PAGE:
LumberJocks

How to Choose The Right Wood For Your Woodworking Projects

  • Advertise with us
Blog entry by TableSawDoctor posted 11-20-2014 06:01 PM 2092 reads 0 times favorited 1 comment Add to Favorites Watch

There are many different and high quality species of wood accessible for your woodworking projects. The useful tips in this article will help you to make the best decision. Many species of wood are available and each has its own properties. With all the factors involved, including quality, grade, cost, grain, color, durability and availability you might get lost. If you’re not sure about how to choose the right wood for your next project you should keep reading. The type of wood you choose determines the beauty and strength of your work.

Before you rush out shopping here are some useful tips for choosing wood:

1. You have to know what you’re building first

What you need to know is precise plan of your building issue before you select your wood. If your project involves fine furniture crafting than mahogany is a medium-dense hardwood which is excellent for that. Woods from deciduous trees such as walnut, mahogany, cherry, oak, and teak are called hardwoods. They are characterized by a fine, compact grain, durability, and heavy weight, which makes these woods ideal for furniture construction and flooring. Softwoods can be a fine choice when building furniture indoors such as cabinets for the woodshop, painted projects etc., but should probably be avoided when you intend to use stain for the finish or want to use the completed piece to be employed inside the house.

2. Choose between hardwood or softwood

Most woodworkers prefer hardwoods because colors, textures, and grain patterns. Some hardwoods are becoming very hard to find, so it drives the price of the wood so high that making furniture out of it is out of the question for most woodworkers. Hardwoods are the staple materials for the woodworker, particularly those who focus on fine woodworking projects such as furniture. However, the term hardwood can be a bit deceiving, as it has less to do with the “hardness” of the material than the species of the tree from which the lumber is harvested. When preparing to build a project, the choice of which hardwood material to use can be a daunting question. To make it easier, start with determining how you want to finish the project. Will you stain or paint it? If you choose paint for your finish, you won’t want to waste your money on woods known for their color and beauty when stained, so avoid richly-colored species such as oak, maple, walnut or mahogany. Poplar would be a much better choice. They should be able to help you determine how each species will look when finished, which will go a long way toward refining your decision.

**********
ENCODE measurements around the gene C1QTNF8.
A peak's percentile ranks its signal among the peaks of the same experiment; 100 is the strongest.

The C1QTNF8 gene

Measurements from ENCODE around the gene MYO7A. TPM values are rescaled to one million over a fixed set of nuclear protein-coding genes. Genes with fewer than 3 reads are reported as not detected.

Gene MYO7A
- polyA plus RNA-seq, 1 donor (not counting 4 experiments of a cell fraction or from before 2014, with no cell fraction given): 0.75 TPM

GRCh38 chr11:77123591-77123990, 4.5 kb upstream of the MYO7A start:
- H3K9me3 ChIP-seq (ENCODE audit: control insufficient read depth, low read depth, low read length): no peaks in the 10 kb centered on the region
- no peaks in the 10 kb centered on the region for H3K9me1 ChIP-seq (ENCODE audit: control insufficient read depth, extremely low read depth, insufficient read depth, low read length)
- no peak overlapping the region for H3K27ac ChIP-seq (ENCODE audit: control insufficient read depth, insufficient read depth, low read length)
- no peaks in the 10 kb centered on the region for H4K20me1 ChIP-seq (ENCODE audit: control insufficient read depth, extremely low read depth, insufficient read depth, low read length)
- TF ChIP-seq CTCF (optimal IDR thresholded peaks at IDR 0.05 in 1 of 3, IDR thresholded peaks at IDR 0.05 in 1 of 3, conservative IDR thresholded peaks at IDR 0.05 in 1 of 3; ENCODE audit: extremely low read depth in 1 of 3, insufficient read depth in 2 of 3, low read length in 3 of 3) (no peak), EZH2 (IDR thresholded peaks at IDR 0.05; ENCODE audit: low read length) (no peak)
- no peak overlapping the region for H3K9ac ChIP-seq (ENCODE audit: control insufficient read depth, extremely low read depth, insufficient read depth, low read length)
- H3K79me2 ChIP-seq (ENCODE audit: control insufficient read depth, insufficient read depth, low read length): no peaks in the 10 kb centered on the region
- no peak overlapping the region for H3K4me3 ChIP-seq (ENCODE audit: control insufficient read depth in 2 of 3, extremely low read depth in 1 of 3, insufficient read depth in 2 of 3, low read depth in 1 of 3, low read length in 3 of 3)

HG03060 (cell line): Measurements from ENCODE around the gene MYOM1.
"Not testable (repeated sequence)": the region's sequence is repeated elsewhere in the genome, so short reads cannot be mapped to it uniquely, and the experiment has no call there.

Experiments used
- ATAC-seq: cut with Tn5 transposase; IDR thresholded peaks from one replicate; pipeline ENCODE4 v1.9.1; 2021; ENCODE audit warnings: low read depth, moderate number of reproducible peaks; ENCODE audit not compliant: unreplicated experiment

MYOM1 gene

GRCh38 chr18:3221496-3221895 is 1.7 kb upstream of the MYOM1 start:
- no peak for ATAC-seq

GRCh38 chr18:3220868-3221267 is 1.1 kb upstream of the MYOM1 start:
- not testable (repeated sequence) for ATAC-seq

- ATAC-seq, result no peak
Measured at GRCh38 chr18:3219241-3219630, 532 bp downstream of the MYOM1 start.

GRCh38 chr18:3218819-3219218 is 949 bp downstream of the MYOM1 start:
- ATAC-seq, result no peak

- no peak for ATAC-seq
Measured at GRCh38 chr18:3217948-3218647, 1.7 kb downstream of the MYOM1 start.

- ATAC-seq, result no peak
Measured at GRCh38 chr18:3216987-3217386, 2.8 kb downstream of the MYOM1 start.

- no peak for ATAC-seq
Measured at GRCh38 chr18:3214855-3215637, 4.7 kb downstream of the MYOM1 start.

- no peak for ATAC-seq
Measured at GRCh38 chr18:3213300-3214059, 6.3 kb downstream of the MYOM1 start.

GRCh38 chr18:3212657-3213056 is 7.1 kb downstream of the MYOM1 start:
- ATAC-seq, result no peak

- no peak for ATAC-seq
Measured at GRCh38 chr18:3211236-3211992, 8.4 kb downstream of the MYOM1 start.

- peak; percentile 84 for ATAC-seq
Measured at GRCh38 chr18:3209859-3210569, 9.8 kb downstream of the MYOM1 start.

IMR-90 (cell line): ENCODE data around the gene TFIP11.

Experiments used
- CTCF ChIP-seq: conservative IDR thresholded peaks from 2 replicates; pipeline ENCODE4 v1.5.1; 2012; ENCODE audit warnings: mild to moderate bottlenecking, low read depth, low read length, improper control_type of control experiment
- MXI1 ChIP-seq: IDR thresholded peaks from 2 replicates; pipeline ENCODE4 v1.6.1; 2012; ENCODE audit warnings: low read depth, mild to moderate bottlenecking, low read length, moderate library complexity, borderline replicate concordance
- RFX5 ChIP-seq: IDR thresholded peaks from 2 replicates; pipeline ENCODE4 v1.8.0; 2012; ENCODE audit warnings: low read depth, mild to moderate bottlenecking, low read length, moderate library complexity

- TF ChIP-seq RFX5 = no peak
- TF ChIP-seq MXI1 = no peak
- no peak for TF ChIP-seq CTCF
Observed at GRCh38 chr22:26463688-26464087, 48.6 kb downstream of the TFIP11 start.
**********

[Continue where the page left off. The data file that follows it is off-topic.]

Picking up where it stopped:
3. Prize of wood

Each woodworking project costs. While common types of wood are relatively inexpensive, the cost of more rare kinds of wood can make many woodworking projects beyond the scope of practicality for the average hobbyist. Knowing where to buy good wood for woodworking projects can not only stretch a crafter’s dollar to the extreme, but can also allow a hobbyist the opportunity to attempt more projects and attempt ones that are more difficult and aesthetically pleasing.



1 comment so far

View Craftsman on the lake's profile

Craftsman on the lake

2520 posts in 2897 days


#1 posted 11-20-2014 09:03 PM

Hmmm… google many of these sentences in quotation marks and you’ll find them someplace on the web written by someone else.

for example:

At this 2007 site

this sentence in #2 for example…. and many others.

“Hardwoods are the staple materials for the woodworker, particularly those
who focus on fine woodworking projects such as furniture. However, the term
hardwoodcan be a bit deceiving,”

So… what gives?

-- The smell of wood, coffee in the cup, the wife let's me do my thing, the lake is peaceful.

Have your say...

You must be signed in to post the comments.

DISCLAIMER: Any posts on LJ are posted by individuals acting in their own right and do not necessarily reflect the views of LJ. LJ will not be held liable for the actions of any user.

Latest Projects | Latest Blog Entries | Latest Forum Topics

HomeRefurbers.com